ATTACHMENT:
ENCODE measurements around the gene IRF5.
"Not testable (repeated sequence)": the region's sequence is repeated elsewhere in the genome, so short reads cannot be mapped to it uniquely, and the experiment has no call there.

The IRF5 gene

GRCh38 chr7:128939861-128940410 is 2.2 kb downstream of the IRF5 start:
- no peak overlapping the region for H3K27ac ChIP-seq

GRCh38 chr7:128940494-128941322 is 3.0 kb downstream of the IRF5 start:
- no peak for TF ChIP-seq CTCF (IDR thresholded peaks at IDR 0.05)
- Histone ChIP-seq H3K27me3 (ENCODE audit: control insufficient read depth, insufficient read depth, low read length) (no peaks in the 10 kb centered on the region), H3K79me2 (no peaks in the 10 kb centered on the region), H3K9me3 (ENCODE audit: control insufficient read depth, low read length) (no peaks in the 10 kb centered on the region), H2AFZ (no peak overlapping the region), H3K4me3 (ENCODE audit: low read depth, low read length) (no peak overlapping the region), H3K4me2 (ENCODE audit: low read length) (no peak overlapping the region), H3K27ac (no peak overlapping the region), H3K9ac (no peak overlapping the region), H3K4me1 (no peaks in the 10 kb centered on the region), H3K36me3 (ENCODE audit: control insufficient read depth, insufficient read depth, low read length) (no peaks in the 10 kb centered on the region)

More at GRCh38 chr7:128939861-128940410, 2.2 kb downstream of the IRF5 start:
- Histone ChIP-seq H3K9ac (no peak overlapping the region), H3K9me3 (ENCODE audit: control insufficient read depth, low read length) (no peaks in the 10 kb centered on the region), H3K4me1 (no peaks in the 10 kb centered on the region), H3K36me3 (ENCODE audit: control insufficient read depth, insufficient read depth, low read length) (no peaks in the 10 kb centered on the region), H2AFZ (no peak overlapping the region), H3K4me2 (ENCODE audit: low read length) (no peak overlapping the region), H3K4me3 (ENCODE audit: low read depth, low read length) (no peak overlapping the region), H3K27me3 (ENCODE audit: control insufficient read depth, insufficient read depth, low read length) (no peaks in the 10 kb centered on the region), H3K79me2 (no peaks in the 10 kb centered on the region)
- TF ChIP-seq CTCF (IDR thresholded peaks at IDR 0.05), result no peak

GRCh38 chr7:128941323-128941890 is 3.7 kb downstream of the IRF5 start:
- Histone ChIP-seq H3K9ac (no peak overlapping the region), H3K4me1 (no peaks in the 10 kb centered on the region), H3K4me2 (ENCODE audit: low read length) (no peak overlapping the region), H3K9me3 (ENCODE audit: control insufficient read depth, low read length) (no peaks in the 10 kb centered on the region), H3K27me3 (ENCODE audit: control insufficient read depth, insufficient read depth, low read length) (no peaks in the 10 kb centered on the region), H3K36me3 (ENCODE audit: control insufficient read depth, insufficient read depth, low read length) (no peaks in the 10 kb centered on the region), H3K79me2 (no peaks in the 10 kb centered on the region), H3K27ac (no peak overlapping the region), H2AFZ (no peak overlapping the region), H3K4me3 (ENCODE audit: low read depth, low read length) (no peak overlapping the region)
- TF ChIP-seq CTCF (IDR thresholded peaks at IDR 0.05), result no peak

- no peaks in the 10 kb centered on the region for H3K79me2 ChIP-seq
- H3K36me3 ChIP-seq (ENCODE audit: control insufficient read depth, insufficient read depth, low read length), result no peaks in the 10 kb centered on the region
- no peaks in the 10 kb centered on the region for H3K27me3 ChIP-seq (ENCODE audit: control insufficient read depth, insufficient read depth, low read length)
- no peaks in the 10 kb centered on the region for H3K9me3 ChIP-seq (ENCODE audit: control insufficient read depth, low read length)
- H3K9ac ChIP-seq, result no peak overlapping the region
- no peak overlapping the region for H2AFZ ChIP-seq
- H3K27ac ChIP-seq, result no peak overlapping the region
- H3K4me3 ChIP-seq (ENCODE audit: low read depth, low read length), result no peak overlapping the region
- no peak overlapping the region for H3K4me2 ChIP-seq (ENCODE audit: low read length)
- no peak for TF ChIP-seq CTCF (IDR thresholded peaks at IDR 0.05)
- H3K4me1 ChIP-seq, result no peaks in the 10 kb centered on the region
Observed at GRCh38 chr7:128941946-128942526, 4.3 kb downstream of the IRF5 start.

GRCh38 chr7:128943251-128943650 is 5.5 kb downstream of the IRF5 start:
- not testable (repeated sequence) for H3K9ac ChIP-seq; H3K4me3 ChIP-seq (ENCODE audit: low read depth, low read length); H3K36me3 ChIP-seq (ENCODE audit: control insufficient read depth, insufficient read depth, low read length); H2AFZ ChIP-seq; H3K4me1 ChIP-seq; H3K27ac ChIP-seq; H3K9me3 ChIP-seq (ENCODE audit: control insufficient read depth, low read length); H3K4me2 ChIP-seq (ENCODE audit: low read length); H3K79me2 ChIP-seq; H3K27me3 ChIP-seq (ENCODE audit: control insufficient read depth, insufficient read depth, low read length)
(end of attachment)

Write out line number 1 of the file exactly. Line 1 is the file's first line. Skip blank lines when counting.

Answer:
ENCODE measurements around the gene IRF5.